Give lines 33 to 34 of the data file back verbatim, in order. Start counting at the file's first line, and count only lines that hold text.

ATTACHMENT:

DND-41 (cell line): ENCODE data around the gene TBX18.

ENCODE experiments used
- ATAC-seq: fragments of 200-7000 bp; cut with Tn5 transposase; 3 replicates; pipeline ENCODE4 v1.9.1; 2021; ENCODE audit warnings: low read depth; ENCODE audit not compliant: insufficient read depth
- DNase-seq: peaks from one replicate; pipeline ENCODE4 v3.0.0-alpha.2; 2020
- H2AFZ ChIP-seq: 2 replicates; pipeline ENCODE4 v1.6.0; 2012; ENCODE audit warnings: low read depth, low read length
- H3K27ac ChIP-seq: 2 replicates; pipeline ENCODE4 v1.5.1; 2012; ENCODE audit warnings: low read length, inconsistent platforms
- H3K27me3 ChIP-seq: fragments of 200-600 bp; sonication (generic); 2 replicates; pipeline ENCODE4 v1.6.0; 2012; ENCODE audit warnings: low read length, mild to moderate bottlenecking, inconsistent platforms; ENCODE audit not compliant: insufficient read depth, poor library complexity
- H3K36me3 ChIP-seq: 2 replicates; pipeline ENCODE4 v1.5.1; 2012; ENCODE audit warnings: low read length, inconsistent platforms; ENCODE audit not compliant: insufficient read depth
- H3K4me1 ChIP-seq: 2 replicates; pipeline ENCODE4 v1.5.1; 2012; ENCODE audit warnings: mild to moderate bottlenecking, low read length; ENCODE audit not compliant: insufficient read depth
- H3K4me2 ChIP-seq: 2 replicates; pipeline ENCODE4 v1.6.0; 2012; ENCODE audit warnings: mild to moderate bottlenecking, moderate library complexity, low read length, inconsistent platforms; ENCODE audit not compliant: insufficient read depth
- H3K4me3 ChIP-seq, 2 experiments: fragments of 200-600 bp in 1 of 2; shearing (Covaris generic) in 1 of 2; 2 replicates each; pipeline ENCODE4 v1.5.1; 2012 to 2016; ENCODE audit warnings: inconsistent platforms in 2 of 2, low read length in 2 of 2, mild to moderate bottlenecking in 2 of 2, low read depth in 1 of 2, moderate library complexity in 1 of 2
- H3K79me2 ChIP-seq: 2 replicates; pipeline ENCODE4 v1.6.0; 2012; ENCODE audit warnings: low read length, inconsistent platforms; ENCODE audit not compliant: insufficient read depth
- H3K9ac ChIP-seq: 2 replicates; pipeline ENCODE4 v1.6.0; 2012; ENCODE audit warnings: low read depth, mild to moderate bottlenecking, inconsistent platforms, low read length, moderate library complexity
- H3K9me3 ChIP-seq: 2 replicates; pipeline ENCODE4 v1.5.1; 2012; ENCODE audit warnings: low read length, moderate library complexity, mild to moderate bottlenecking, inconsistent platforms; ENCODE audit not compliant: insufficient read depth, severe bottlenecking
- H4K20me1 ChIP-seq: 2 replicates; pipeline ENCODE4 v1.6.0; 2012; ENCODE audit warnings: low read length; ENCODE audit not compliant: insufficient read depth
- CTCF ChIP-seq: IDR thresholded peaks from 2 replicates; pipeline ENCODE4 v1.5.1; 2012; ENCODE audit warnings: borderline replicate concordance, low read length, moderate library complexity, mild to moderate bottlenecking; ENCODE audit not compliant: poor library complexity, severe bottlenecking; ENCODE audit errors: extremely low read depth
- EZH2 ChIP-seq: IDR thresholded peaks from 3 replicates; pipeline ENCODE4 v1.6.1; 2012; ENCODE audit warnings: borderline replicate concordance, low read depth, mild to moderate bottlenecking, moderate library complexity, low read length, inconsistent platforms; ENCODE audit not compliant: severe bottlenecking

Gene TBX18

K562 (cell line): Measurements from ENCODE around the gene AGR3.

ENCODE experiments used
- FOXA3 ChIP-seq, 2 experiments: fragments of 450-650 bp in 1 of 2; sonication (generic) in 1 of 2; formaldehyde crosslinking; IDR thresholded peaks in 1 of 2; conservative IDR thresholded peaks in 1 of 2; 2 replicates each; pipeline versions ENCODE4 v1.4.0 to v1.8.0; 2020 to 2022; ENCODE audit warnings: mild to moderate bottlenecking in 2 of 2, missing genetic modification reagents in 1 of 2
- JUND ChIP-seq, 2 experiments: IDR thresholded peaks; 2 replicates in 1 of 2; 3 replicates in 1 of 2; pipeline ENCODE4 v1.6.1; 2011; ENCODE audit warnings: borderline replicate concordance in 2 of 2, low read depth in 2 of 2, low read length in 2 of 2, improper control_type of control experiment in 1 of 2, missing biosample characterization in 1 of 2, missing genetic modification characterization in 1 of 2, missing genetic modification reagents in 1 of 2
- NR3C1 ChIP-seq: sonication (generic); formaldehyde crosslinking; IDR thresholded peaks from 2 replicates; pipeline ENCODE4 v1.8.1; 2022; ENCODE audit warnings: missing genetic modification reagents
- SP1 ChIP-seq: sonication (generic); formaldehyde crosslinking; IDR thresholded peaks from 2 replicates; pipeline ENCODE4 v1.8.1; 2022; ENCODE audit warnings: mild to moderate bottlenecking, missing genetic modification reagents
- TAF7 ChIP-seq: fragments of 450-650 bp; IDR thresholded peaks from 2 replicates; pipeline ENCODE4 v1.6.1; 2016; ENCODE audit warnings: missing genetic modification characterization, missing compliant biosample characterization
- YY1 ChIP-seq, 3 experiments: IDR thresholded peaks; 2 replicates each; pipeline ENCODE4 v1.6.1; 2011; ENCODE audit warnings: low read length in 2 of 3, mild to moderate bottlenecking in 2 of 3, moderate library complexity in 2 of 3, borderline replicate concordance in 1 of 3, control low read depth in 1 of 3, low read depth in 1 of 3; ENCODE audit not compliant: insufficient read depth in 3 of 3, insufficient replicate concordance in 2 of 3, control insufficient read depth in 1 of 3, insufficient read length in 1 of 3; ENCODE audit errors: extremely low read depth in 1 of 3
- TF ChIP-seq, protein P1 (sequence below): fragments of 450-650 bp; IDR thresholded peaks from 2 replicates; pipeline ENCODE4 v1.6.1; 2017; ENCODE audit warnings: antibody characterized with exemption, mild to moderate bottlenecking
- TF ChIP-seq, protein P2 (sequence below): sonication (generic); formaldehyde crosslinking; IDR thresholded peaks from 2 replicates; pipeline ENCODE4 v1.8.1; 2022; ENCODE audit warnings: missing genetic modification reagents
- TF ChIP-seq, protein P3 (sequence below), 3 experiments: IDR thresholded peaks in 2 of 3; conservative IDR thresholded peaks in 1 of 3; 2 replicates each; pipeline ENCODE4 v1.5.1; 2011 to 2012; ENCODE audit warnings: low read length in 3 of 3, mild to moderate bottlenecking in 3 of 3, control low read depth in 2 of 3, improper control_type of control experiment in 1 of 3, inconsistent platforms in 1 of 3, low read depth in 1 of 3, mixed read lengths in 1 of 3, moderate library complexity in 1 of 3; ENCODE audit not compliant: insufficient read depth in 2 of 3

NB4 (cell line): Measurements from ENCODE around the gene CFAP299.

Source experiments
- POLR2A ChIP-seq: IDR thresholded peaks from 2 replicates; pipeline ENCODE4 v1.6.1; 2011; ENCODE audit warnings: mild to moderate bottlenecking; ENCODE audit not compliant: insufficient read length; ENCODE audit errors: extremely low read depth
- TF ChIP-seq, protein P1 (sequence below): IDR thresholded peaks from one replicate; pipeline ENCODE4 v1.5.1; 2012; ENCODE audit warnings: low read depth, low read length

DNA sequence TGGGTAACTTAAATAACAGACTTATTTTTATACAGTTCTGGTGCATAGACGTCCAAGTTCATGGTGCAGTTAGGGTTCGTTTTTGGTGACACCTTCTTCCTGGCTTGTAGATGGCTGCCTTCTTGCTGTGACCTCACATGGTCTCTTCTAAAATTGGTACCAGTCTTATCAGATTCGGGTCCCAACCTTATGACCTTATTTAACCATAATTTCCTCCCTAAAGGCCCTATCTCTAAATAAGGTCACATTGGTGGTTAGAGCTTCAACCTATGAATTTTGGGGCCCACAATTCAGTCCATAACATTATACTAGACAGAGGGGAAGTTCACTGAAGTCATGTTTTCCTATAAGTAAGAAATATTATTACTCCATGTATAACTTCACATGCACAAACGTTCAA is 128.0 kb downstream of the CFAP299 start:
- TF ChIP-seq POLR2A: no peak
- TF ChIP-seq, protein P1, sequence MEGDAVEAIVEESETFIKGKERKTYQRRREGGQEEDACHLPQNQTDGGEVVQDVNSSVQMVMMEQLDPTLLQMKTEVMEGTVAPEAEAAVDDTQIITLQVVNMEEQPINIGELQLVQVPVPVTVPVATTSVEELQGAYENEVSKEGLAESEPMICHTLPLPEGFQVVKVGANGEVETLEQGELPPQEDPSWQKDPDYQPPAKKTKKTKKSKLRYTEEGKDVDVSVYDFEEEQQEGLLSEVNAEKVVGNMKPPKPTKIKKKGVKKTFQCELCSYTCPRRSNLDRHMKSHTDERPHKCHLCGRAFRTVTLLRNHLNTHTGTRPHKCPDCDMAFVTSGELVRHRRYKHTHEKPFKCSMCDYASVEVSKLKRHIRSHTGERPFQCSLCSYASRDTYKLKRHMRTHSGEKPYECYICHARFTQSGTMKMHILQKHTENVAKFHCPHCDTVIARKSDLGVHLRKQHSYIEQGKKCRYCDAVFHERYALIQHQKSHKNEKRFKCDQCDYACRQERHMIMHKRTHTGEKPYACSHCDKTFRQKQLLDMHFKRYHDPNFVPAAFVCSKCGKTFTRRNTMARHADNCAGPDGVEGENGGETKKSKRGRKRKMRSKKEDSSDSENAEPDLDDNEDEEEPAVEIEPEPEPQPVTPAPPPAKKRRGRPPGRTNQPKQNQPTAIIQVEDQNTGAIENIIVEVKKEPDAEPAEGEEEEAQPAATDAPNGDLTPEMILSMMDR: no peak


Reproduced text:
- TF ChIP-seq, protein P1 (sequence below): IDR thresholded peaks from one replicate; pipeline ENCODE4 v1.5.1; 2012; ENCODE audit warnings: low read depth, low read length

DNA sequence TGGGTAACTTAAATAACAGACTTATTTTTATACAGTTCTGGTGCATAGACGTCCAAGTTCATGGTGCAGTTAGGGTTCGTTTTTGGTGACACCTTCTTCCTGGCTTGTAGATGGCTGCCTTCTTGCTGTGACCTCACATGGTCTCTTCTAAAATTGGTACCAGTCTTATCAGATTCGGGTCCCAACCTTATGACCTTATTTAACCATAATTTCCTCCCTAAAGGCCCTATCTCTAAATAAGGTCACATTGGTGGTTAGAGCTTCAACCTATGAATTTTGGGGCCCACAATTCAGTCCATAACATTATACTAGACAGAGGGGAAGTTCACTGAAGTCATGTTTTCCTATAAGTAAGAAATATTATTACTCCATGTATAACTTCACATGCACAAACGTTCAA is 128.0 kb downstream of the CFAP299 start: